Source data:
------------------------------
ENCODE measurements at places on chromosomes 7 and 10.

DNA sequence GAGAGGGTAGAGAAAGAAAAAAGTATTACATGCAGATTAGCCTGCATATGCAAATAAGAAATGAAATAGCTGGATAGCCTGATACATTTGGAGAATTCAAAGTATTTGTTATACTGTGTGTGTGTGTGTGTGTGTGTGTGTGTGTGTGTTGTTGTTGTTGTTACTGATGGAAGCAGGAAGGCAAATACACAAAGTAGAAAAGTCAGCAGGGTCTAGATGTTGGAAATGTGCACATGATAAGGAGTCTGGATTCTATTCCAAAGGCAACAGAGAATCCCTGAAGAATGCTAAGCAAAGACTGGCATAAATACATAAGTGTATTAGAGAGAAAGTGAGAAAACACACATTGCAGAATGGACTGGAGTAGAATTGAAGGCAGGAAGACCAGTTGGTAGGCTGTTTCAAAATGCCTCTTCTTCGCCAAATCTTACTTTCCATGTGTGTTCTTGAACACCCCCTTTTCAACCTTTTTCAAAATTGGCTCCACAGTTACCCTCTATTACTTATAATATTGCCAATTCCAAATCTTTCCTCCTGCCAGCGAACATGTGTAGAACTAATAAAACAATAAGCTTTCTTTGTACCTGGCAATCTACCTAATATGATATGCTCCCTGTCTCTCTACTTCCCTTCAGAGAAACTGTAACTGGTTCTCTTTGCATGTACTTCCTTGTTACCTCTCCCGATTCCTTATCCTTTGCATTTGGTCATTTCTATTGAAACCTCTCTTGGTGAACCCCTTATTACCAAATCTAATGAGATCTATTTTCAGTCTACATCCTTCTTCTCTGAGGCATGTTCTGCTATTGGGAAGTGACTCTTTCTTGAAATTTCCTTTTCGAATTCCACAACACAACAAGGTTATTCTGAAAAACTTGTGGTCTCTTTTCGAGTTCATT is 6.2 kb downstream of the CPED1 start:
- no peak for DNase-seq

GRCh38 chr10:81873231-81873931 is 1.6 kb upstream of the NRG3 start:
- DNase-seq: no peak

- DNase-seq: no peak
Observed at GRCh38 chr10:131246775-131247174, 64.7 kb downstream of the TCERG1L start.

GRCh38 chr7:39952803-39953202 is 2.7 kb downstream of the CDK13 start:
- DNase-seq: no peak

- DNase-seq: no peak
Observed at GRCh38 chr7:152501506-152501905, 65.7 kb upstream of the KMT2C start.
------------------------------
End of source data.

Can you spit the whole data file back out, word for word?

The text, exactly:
ENCODE measurements at places on chromosomes 7 and 10.

DNA sequence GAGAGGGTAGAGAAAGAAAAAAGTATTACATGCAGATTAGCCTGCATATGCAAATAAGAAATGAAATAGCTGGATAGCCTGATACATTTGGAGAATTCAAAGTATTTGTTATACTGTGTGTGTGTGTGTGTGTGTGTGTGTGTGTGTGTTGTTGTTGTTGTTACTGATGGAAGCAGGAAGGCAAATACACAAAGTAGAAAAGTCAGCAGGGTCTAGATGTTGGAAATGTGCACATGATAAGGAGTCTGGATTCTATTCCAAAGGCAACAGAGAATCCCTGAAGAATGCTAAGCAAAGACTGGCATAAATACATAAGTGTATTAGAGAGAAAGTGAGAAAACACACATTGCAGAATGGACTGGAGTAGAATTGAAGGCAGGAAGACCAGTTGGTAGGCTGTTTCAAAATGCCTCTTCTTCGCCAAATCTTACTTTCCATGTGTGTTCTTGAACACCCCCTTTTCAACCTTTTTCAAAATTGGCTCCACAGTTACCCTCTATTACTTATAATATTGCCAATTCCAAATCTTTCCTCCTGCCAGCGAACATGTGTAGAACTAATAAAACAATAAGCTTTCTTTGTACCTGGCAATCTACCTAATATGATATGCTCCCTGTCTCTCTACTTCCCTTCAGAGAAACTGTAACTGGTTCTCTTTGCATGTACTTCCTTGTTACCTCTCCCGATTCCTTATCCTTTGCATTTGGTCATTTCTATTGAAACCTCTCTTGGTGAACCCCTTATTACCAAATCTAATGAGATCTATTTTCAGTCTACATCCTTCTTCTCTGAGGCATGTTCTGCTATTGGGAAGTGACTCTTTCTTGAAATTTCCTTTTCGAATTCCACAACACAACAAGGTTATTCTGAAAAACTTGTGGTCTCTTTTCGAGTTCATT is 6.2 kb downstream of the CPED1 start:
- no peak for DNase-seq

GRCh38 chr10:81873231-81873931 is 1.6 kb upstream of the NRG3 start:
- DNase-seq: no peak

- DNase-seq: no peak
Observed at GRCh38 chr10:131246775-131247174, 64.7 kb downstream of the TCERG1L start.

GRCh38 chr7:39952803-39953202 is 2.7 kb downstream of the CDK13 start:
- DNase-seq: no peak

- DNase-seq: no peak
Observed at GRCh38 chr7:152501506-152501905, 65.7 kb upstream of the KMT2C start.